Updated: September 20, 2021 9:21:20 am
It took four years and eights months for the Congress to figure that Amarinder Singh is disconnected with the electorate and legislators, that governance in Punjab is a failure, and that Dalits may need to be empowered by offering high public office. As early as in 2017, soon after the Congress swept the polls winning 77 out of 117 seats, 33 legislators had written a letter to Singh demanding action in drugs cases. It was ignored and later, MLAs began to complain that the CM had become inaccessible and a course correction was necessary to address public grievances. It is only in the past five months that the party woke up to the fact that one of the three big states where it runs a government may be slipping from its hold. With dissenting voices increasing by the day, the Congress was compelled to look beyond Singh, its tallest leader in Punjab — Singh resigned on Saturday and on Sunday, the party chose Charanjit Singh Channi as Captain’s replacement. The burden of winning the elections is now on Channi, who has four months to prove his leadership credentials.
Channi, 58, will be the first Dalit to be sworn in as CM of Punjab, a state where Dalits constitute at least 32 per cent of the population. On paper, it is an astute move by the Congress for he ticks the religion and caste boxes and has experience in government. But does Channi have the time to recover the ground lost under Singh and win the trust of the public? The Congress had won the 2017 elections with a host of promises. It had promised to investigate allegations of corruption under the previous Badal regime, take action in the sacrilege issue, end illegal sand mining, crack down on the drug mafia and so on. The crises in industry, education, agriculture called for state intervention, which the Congress had outlined during the 2017 campaign. The Singh government ignored these concerns despite frustrated legislators frequently flagging them to the party leadership. The high command, perhaps intimidated by Singh’s stature and refusal to play ball, preferred to kick the can down the road to the state leadership, which was even less inclined to call the CM to account. Clearly, the internal checks and balances of the party had failed in gauging the crisis. The high command, instead of calling its CM’s attention to the governance crisis, sought to undermine his leadership by appointing Navjot Singh Siddhu, who had fallen out with Singh, as party chief. Channi now has to put the government back on the rails and find backing from a faction-ridden party with ambitious leaders.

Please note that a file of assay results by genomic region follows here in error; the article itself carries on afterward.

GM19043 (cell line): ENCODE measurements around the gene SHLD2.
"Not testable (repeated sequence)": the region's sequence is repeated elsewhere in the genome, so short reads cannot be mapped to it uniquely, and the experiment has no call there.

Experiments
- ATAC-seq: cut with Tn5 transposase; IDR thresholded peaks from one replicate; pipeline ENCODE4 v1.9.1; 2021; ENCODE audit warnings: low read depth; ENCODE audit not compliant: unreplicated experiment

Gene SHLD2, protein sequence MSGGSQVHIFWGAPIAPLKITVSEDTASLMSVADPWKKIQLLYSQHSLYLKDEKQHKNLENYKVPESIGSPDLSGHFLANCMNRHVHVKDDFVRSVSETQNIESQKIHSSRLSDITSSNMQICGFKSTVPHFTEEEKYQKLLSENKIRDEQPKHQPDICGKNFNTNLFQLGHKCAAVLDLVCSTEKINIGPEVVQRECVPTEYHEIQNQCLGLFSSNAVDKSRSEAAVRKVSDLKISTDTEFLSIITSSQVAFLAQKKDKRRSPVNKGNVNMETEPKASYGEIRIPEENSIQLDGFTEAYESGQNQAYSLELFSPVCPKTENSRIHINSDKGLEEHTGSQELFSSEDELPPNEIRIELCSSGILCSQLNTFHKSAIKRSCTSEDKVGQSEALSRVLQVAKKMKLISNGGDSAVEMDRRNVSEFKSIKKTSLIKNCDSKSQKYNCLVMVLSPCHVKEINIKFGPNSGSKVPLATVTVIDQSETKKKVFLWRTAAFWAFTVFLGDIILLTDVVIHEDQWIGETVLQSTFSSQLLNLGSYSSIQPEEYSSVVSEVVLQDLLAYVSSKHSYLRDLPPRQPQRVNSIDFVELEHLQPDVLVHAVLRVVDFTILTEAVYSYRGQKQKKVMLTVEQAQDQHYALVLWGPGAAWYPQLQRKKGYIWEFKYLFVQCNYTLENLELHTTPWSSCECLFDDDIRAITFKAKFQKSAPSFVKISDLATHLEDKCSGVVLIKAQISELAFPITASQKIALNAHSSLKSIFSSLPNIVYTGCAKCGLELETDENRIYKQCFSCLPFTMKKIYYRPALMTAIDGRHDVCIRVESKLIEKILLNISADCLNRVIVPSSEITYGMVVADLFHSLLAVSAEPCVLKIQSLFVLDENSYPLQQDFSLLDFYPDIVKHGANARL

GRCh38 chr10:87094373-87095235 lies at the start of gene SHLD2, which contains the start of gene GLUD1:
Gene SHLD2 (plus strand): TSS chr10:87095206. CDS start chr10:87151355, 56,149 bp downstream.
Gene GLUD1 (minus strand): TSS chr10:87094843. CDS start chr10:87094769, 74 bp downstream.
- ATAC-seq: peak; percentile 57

Singh has said that he feels humiliated by the Congress decision and would keep his options open. He has in the past rebelled with the party, joined the Akali Dal, and even floated his own outfit. Twice CM, Singh is no pushover: He has influence among legislators and within the party. The challenge for the Congress in Punjab has got more complicated than before.
This editorial first appeared in the print edition on September 20, 2021 under the title ‘Channi’s challenge’.
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